April 5, 2003

April 05, 2003 03:18 AM

Tonight I went alone to see a late showing of “The Hours” which is based on the book by Michael Cunnigham. It could not have been more appropriate for me at this moment to see this film. It was both profoundly comforting and uneasy to sit there in the theatre and realize in compassion that you are seeing your own life. This film addresses intensity and significant is the “madness” and tortured soul aspect of the creative mind and the inherent difficulty fitting into society’s/families’ status quo. Rather than disturbing, it is a film about truth. The central characters all brought together by Virgina Woolf’s novel , Mrs. Dalloway, all have a different way of coming to terms with their life and what they need to live it. I identified with all three of the women but found the ultimate epiphany of Meryl Streep’s character to be the most profound. She has found a second “moment of happiness” and this is conveyed subtly and beautifully by this actress. The music of Philip Glass ,which was not intrusive , provided an alternately swift and melancholy enhancement. Quoting Glass about his operatic soundtrack “…as all three have to deal with self-annhilation, with survival, with facing themselves, I was looking for the same sort of coherence in the music, for it to be a thread that weaves its way through all three periods of time, a way to bind them into one… It’s a very interesting idea that the imagnation of a writer can reach that far into different times and different lives and find the connections – it makes a powerful statement about the power of art. ”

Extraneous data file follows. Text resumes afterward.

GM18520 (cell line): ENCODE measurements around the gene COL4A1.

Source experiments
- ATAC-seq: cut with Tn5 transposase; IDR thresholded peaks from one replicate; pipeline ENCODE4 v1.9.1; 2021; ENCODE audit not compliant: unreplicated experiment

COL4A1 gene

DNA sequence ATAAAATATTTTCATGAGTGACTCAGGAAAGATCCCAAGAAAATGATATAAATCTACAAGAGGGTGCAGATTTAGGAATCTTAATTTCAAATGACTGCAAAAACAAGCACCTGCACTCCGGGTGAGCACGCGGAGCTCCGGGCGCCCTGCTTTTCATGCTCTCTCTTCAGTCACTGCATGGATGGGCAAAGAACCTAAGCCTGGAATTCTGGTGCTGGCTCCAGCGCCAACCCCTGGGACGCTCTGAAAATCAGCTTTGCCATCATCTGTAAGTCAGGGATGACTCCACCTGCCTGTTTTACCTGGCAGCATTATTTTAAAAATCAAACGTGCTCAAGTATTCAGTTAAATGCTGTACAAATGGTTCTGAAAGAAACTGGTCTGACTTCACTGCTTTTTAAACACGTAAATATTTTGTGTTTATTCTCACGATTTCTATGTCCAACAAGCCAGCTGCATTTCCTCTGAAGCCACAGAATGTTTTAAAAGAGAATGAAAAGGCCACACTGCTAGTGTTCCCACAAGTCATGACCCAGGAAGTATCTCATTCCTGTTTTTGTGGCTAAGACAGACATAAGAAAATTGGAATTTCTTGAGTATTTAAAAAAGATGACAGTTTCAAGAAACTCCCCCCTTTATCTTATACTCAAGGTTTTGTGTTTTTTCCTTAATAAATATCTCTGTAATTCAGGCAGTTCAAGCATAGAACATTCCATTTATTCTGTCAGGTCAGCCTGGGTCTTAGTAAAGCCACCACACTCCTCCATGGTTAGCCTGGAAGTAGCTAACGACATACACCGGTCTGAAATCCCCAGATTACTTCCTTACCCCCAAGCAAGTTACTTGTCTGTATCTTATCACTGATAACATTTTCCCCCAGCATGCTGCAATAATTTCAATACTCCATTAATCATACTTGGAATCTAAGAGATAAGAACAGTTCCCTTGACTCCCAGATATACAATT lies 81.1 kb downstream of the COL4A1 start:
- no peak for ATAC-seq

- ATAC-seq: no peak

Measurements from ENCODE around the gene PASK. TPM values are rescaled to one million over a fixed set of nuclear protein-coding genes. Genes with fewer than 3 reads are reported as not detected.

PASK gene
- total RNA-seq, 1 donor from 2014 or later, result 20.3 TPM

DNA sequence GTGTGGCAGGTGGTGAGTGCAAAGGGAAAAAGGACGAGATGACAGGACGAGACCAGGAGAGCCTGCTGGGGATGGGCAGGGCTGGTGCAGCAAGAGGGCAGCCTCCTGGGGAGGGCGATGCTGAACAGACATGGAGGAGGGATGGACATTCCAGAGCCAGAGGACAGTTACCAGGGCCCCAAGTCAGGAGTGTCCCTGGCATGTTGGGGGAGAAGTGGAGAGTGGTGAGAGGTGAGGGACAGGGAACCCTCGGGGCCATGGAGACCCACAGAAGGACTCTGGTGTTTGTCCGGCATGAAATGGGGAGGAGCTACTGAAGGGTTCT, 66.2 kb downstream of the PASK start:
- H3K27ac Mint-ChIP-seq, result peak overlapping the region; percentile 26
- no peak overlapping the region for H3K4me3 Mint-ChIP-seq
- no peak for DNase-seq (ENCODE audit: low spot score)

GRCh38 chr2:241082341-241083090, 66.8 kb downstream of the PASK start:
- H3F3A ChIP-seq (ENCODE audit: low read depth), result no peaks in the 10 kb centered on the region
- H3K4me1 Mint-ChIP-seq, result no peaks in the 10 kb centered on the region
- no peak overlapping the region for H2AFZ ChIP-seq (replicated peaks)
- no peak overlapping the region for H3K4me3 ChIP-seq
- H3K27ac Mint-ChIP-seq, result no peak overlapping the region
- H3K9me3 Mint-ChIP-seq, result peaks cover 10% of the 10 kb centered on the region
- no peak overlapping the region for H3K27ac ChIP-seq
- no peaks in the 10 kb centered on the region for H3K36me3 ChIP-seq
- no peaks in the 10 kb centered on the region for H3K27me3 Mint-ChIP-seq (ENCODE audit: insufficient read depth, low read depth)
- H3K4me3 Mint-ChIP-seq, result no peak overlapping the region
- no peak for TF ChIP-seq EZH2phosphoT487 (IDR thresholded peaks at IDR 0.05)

XXX

melancholy : 3. Archaic. .. b. An emotional state characterized by sullenness and outbreaks of violent anger, believed to arise from black bile.